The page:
do birds get a winter coat

You may have seen them over the last months busily carrying load after load of insects to feed their ravenous nestlings, then being raucously pursued by fledglings demanding yet more food – sometimes with two or even three batches of babies through the season. All this effort has taken a toll on the adult birds’ feathers and now, despite the daily care they have taken preening and cleaning them, the feathers are worn out. The birds are lying low during their molt – the annual or twice yearly loss and regrowth of feathers done by most songbirds. But don’t expect to catch a glimpse of bald birds – each worn feather becomes loosened in its socket and is pushed out by the growth of a new feather.

The process takes from 5 to 12 weeks for songbirds, after which some will appear in winter plumage quite different from the bold patterns some males sport in summer. For example, American Goldfinch males are bright canary yellow with bold black accents during the breeding season, but become a quieter butterscotch color, much like females and juveniles, in their winter garb. Similarly, you may see a male Western Tanager that has lost his gaudy orange head feathers and exchanged them to the muted gray of a female before starting the long, dangerous migration to Costa Rica for the winter.

Other groups of birds go about the molt differently. Ducks, geese and some other water birds go through a rapid “synchronous molt”. They change their feathers quickly in a period as short as two weeks which renders them flightless for that period. This seems like a risky business – but researchers have deduced that since these birds are heavy relative to their wing surfaces, losing a few feathers at a time would seriously hamper flying ability, so they get it over with as quickly as possible and minimize the length of time that they are especially vulnerable to predators.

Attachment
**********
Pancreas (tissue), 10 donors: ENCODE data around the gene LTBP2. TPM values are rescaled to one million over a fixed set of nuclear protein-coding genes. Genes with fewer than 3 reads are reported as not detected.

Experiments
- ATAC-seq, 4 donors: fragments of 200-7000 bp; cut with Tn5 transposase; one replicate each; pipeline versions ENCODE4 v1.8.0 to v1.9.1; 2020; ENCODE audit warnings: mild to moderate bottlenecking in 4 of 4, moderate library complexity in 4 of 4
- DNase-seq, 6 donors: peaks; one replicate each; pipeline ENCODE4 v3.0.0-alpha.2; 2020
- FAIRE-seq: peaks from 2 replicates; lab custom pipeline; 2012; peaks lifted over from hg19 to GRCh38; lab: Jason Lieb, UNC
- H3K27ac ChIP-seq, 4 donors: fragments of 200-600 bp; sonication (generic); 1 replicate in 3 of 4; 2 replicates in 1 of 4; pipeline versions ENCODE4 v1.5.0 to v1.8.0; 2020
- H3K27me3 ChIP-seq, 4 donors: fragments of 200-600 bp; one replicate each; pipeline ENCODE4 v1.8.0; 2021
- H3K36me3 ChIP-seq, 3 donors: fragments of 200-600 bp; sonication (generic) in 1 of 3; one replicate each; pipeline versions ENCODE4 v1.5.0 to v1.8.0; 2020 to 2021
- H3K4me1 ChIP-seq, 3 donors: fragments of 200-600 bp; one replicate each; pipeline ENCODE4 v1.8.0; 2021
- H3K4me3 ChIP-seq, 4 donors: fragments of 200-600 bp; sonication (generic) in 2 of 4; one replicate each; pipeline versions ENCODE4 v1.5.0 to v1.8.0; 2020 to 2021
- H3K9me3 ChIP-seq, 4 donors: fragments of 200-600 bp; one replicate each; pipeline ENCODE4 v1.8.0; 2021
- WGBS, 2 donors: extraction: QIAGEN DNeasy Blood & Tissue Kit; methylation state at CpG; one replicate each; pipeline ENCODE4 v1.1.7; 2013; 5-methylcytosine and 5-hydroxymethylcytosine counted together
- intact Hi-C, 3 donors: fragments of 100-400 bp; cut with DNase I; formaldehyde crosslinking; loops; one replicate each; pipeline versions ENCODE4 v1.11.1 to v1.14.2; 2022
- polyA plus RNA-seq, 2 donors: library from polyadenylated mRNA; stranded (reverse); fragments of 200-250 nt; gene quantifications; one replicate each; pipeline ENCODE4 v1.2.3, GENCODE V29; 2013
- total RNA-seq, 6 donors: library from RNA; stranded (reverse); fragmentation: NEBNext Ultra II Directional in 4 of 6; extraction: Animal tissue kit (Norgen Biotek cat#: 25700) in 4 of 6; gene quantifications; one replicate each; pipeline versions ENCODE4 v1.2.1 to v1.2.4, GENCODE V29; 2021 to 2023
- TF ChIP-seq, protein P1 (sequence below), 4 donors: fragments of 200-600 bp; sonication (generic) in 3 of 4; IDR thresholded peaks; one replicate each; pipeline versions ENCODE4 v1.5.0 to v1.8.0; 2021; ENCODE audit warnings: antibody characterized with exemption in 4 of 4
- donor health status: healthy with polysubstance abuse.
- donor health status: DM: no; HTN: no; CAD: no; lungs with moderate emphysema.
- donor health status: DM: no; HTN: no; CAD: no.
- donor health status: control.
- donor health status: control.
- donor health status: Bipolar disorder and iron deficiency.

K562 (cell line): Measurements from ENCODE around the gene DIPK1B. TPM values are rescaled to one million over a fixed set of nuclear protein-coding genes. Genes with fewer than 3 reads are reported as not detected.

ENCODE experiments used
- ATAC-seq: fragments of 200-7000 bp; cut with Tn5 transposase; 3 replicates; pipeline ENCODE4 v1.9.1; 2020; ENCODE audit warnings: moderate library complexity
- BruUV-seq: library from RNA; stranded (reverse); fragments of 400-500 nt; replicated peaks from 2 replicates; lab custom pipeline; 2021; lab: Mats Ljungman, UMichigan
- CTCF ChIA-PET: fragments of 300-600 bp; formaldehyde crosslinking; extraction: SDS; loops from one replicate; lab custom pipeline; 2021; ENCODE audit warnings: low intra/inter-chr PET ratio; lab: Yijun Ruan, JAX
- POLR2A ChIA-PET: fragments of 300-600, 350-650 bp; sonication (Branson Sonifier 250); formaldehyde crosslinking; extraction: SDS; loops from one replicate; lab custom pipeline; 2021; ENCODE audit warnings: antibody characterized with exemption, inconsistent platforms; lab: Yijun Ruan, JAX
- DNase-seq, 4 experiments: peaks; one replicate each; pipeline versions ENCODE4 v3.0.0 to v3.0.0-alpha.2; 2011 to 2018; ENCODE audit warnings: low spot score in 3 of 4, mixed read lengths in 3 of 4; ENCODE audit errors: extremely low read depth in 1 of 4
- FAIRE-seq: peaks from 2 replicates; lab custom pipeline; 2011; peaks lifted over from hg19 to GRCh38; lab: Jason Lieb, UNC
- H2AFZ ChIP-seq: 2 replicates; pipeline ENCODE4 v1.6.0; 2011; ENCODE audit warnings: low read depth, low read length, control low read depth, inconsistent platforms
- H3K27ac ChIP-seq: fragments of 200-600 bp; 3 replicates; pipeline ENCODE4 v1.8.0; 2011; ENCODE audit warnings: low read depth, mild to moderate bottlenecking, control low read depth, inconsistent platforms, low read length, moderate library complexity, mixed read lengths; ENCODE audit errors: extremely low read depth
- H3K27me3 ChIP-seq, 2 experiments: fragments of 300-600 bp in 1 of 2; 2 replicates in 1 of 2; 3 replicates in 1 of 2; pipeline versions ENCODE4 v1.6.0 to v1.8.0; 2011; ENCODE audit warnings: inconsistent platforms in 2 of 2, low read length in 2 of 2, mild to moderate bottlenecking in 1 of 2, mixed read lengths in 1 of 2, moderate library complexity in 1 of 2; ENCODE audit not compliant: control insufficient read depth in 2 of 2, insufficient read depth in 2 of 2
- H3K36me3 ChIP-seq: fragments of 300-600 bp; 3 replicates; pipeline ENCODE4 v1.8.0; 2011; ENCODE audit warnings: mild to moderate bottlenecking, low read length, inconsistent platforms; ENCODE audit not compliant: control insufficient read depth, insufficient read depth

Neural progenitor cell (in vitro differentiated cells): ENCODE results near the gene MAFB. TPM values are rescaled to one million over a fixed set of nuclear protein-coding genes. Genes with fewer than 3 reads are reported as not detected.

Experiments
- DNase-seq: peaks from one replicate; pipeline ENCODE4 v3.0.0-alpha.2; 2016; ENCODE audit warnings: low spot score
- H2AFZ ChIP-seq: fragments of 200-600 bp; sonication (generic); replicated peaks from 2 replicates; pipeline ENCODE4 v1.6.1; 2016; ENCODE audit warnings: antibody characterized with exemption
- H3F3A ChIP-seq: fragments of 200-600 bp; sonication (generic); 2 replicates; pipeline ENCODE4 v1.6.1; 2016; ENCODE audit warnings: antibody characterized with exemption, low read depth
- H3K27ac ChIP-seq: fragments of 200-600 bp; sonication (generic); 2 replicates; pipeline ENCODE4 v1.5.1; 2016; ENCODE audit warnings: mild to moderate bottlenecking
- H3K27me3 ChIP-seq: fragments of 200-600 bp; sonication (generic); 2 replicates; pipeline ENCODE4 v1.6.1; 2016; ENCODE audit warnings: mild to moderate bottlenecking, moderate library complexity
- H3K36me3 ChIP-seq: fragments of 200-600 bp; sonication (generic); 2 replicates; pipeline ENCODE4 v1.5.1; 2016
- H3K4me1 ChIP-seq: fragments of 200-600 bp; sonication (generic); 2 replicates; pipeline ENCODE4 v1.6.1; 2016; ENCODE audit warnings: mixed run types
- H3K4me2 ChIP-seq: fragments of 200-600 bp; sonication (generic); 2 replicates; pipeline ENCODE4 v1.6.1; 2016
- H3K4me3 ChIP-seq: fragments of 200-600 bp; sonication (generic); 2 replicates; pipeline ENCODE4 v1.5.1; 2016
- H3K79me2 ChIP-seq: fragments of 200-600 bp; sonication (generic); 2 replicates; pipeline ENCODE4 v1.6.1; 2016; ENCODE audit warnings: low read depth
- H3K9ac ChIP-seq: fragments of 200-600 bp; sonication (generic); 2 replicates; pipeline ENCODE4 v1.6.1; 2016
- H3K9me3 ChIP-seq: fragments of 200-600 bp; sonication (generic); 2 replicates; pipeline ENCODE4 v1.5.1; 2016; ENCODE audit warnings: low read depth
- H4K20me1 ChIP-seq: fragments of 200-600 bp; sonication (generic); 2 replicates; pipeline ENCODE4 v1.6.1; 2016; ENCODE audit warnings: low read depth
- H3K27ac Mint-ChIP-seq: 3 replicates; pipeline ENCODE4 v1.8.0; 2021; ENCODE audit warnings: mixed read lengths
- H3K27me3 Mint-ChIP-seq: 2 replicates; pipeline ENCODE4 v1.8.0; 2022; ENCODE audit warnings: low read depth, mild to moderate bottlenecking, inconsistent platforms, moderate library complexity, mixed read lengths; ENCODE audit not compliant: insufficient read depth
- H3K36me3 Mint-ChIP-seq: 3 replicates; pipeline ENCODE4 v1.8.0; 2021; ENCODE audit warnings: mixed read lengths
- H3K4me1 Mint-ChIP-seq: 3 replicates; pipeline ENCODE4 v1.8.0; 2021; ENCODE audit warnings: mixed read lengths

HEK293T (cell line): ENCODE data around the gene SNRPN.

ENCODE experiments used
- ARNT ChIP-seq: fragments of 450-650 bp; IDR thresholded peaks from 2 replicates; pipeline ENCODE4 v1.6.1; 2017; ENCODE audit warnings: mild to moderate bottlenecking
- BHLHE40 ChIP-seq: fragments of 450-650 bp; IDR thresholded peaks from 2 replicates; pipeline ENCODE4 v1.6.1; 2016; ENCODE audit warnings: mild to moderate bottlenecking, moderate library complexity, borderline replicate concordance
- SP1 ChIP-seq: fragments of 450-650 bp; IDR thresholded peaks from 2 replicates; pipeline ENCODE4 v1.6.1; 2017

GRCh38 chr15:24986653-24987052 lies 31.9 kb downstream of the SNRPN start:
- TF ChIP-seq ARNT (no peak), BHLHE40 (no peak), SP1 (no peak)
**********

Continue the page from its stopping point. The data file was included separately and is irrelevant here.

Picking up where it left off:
Raptors (eagles, hawks, falcons and their kin) “make their living” on the wing and can’t afford to suffer periods of impaired flying abilities. These birds may take as long as two years to complete a molt. The loss of flight feathers must be symmetrical or flying would be skewed. A woman who raised an owl that could not be released into the wild observed this in action. She reported that her feathered friend pulled a loose wing feather out and gave it to her, then immediately removed the corresponding feather from the other wing.

To give young Turkey Vultures a good start, they don’t molt their flight feathers until they are two years old. The vultures soaring over minus a couple feathers are almost certainly adults.

In most birds, tail feather replacement is from the center of the tail toward the outer edge. Woodpeckers reverse this for a very good reason. Watch closely the next time you see one ratcheting up a tree and you will see that it braces itself firmly using its stiff tail feathers. The key for this is an inner pair of long feathers. Those are retained until the outer tail feathers have been replaced with fresh, strong vanes, keeping the woodpecker able to fully function searching for insects in the bark.